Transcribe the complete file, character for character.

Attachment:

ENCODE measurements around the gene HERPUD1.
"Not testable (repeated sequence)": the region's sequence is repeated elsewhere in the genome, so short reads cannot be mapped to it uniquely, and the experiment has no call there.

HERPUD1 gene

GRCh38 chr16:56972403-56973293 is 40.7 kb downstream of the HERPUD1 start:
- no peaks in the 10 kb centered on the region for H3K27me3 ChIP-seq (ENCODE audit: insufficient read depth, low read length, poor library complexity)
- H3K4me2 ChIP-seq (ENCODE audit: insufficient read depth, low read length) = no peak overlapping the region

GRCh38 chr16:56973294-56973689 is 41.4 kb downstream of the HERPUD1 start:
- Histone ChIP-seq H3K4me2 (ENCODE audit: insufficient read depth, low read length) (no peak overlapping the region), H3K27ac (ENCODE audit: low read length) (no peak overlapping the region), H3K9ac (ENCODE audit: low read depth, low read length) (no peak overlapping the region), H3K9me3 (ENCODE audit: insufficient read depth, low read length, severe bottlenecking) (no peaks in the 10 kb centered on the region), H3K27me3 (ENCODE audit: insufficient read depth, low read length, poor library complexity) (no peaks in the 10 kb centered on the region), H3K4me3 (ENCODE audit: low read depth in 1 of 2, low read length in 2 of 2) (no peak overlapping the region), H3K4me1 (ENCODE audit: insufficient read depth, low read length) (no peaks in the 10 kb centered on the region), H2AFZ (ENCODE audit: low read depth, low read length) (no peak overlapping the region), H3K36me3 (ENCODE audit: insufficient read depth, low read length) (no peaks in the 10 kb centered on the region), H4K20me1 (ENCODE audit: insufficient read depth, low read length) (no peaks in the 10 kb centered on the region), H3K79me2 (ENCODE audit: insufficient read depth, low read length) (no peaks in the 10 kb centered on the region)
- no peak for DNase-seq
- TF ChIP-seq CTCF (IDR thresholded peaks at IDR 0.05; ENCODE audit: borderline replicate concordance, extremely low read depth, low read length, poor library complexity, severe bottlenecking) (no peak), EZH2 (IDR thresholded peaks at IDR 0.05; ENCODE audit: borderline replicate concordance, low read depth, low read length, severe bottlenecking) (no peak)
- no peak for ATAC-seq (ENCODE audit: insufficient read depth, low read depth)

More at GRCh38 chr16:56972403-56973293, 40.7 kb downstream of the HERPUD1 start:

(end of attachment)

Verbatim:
ENCODE measurements around the gene HERPUD1.
"Not testable (repeated sequence)": the region's sequence is repeated elsewhere in the genome, so short reads cannot be mapped to it uniquely, and the experiment has no call there.

HERPUD1 gene

GRCh38 chr16:56972403-56973293 is 40.7 kb downstream of the HERPUD1 start:
- no peaks in the 10 kb centered on the region for H3K27me3 ChIP-seq (ENCODE audit: insufficient read depth, low read length, poor library complexity)
- H3K4me2 ChIP-seq (ENCODE audit: insufficient read depth, low read length) = no peak overlapping the region

GRCh38 chr16:56973294-56973689 is 41.4 kb downstream of the HERPUD1 start:
- Histone ChIP-seq H3K4me2 (ENCODE audit: insufficient read depth, low read length) (no peak overlapping the region), H3K27ac (ENCODE audit: low read length) (no peak overlapping the region), H3K9ac (ENCODE audit: low read depth, low read length) (no peak overlapping the region), H3K9me3 (ENCODE audit: insufficient read depth, low read length, severe bottlenecking) (no peaks in the 10 kb centered on the region), H3K27me3 (ENCODE audit: insufficient read depth, low read length, poor library complexity) (no peaks in the 10 kb centered on the region), H3K4me3 (ENCODE audit: low read depth in 1 of 2, low read length in 2 of 2) (no peak overlapping the region), H3K4me1 (ENCODE audit: insufficient read depth, low read length) (no peaks in the 10 kb centered on the region), H2AFZ (ENCODE audit: low read depth, low read length) (no peak overlapping the region), H3K36me3 (ENCODE audit: insufficient read depth, low read length) (no peaks in the 10 kb centered on the region), H4K20me1 (ENCODE audit: insufficient read depth, low read length) (no peaks in the 10 kb centered on the region), H3K79me2 (ENCODE audit: insufficient read depth, low read length) (no peaks in the 10 kb centered on the region)
- no peak for DNase-seq
- TF ChIP-seq CTCF (IDR thresholded peaks at IDR 0.05; ENCODE audit: borderline replicate concordance, extremely low read depth, low read length, poor library complexity, severe bottlenecking) (no peak), EZH2 (IDR thresholded peaks at IDR 0.05; ENCODE audit: borderline replicate concordance, low read depth, low read length, severe bottlenecking) (no peak)
- no peak for ATAC-seq (ENCODE audit: insufficient read depth, low read depth)

More at GRCh38 chr16:56972403-56973293, 40.7 kb downstream of the HERPUD1 start: